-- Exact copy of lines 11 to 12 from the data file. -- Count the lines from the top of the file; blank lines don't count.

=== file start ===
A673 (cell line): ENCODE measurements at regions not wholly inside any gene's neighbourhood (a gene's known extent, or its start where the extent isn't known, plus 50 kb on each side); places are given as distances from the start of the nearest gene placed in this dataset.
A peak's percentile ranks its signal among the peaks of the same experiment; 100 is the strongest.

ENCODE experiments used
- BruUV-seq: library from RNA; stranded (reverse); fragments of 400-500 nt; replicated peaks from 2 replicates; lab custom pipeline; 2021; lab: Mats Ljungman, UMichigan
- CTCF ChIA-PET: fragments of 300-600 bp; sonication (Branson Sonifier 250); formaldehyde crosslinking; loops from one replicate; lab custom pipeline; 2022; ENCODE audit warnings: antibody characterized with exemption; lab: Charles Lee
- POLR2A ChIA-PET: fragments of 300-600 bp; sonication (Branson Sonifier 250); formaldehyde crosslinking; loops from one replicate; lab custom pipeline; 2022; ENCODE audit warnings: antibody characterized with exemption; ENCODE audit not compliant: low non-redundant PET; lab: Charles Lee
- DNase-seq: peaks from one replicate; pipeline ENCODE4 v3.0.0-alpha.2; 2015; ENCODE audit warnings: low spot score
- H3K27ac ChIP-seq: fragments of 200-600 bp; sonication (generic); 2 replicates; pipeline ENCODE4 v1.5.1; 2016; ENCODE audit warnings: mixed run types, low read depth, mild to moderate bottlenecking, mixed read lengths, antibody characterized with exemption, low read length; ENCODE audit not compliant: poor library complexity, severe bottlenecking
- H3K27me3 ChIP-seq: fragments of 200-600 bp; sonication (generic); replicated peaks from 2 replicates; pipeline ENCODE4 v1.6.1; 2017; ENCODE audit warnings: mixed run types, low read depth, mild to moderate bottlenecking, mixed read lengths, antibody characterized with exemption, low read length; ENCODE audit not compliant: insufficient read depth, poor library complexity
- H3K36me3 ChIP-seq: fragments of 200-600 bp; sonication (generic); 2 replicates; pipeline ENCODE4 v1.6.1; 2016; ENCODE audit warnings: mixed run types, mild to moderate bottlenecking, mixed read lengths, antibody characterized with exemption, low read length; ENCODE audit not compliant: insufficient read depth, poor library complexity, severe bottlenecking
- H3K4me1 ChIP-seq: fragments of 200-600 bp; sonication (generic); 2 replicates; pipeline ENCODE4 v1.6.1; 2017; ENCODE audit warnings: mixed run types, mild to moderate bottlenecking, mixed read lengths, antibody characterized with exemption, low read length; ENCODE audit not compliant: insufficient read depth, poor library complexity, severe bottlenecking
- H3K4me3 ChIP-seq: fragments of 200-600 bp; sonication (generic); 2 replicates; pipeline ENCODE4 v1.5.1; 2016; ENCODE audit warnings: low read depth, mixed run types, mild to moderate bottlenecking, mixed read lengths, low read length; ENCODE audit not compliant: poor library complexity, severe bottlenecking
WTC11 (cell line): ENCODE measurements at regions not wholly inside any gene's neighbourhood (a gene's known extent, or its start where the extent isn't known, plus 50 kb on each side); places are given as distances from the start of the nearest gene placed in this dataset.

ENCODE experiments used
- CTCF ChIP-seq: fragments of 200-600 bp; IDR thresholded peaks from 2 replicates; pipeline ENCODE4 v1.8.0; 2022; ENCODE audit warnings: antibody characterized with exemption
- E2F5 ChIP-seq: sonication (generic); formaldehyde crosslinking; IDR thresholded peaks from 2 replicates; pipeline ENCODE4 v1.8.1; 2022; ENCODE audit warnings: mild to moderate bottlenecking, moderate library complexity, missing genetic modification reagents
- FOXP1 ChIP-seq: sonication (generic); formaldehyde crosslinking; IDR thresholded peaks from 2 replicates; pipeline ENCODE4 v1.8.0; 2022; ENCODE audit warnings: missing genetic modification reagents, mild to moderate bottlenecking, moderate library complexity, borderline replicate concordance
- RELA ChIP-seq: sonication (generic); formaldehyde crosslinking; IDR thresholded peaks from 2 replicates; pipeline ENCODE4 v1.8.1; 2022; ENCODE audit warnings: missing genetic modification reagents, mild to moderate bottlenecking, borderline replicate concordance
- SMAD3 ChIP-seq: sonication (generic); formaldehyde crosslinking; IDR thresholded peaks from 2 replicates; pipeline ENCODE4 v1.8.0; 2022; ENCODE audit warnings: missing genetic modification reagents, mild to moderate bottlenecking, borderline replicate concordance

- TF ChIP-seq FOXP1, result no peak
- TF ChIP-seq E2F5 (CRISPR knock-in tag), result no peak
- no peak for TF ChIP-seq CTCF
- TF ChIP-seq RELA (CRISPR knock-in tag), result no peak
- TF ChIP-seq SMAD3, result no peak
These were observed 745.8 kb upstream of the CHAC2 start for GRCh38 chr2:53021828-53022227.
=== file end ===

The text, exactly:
- H3K4me1 ChIP-seq: fragments of 200-600 bp; sonication (generic); 2 replicates; pipeline ENCODE4 v1.6.1; 2017; ENCODE audit warnings: mixed run types, mild to moderate bottlenecking, mixed read lengths, antibody characterized with exemption, low read length; ENCODE audit not compliant: insufficient read depth, poor library complexity, severe bottlenecking
- H3K4me3 ChIP-seq: fragments of 200-600 bp; sonication (generic); 2 replicates; pipeline ENCODE4 v1.5.1; 2016; ENCODE audit warnings: low read depth, mixed run types, mild to moderate bottlenecking, mixed read lengths, low read length; ENCODE audit not compliant: poor library complexity, severe bottlenecking